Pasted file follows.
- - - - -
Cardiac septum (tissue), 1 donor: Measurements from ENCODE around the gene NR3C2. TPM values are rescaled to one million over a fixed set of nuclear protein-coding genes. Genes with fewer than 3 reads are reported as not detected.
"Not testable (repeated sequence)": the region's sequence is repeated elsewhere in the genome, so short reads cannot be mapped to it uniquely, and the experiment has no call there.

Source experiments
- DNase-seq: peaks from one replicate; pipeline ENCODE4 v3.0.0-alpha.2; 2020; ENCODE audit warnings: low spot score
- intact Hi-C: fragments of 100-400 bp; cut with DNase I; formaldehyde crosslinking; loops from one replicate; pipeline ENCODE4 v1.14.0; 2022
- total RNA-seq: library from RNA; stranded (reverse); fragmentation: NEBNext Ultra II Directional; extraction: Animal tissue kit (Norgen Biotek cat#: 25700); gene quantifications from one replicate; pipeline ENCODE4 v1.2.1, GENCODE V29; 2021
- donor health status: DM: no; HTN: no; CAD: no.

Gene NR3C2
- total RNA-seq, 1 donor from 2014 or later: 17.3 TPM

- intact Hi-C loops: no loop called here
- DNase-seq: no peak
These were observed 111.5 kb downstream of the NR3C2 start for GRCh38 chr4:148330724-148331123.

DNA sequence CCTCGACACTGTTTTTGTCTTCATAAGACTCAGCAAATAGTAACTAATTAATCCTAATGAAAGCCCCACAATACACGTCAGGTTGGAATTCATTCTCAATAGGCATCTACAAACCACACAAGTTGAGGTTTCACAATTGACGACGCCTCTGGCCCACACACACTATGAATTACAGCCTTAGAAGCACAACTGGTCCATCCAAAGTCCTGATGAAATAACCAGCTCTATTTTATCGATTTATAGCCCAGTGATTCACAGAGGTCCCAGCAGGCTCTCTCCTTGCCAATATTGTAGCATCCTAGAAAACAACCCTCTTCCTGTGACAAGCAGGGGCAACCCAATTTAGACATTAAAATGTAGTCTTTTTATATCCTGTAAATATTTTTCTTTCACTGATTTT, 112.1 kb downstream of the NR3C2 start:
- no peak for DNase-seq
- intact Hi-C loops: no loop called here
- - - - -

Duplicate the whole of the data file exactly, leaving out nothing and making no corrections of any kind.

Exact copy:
Cardiac septum (tissue), 1 donor: Measurements from ENCODE around the gene NR3C2. TPM values are rescaled to one million over a fixed set of nuclear protein-coding genes. Genes with fewer than 3 reads are reported as not detected.
"Not testable (repeated sequence)": the region's sequence is repeated elsewhere in the genome, so short reads cannot be mapped to it uniquely, and the experiment has no call there.

Source experiments
- DNase-seq: peaks from one replicate; pipeline ENCODE4 v3.0.0-alpha.2; 2020; ENCODE audit warnings: low spot score
- intact Hi-C: fragments of 100-400 bp; cut with DNase I; formaldehyde crosslinking; loops from one replicate; pipeline ENCODE4 v1.14.0; 2022
- total RNA-seq: library from RNA; stranded (reverse); fragmentation: NEBNext Ultra II Directional; extraction: Animal tissue kit (Norgen Biotek cat#: 25700); gene quantifications from one replicate; pipeline ENCODE4 v1.2.1, GENCODE V29; 2021
- donor health status: DM: no; HTN: no; CAD: no.

Gene NR3C2
- total RNA-seq, 1 donor from 2014 or later: 17.3 TPM

- intact Hi-C loops: no loop called here
- DNase-seq: no peak
These were observed 111.5 kb downstream of the NR3C2 start for GRCh38 chr4:148330724-148331123.

DNA sequence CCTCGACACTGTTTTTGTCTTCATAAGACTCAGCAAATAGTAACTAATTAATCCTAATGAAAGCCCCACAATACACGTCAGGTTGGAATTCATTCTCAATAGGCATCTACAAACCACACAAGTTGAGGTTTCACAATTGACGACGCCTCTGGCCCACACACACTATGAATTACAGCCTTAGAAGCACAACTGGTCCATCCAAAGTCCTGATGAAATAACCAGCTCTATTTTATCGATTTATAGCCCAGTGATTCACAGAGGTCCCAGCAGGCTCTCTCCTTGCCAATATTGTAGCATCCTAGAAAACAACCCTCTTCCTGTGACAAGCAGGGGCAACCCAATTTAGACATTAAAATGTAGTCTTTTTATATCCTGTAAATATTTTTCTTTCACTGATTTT, 112.1 kb downstream of the NR3C2 start:
- no peak for DNase-seq
- intact Hi-C loops: no loop called here